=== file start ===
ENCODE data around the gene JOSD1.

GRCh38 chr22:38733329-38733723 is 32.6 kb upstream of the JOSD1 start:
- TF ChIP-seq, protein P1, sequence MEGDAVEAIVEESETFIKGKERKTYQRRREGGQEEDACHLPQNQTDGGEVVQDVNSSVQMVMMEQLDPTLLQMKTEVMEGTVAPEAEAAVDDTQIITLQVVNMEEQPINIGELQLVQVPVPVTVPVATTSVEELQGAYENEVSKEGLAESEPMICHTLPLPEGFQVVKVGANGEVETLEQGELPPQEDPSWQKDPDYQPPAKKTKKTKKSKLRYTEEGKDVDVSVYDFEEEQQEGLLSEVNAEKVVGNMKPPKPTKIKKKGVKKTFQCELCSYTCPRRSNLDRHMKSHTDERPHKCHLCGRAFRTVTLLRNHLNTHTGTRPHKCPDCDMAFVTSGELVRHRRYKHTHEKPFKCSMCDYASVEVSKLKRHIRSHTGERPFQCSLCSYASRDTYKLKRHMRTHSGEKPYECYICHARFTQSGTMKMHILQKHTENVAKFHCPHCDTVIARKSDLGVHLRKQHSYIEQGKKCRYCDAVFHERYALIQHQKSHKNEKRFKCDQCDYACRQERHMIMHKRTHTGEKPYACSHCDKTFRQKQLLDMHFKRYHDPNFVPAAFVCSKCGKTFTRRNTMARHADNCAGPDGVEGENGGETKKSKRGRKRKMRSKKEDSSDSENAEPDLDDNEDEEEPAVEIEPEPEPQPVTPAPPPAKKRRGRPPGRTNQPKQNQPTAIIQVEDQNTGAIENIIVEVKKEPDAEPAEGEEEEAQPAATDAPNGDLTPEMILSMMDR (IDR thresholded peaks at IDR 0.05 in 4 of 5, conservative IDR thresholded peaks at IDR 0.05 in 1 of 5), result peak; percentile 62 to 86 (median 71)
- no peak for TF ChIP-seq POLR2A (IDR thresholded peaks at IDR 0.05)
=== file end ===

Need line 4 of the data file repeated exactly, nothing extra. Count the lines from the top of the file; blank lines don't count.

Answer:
- no peak for TF ChIP-seq POLR2A (IDR thresholded peaks at IDR 0.05)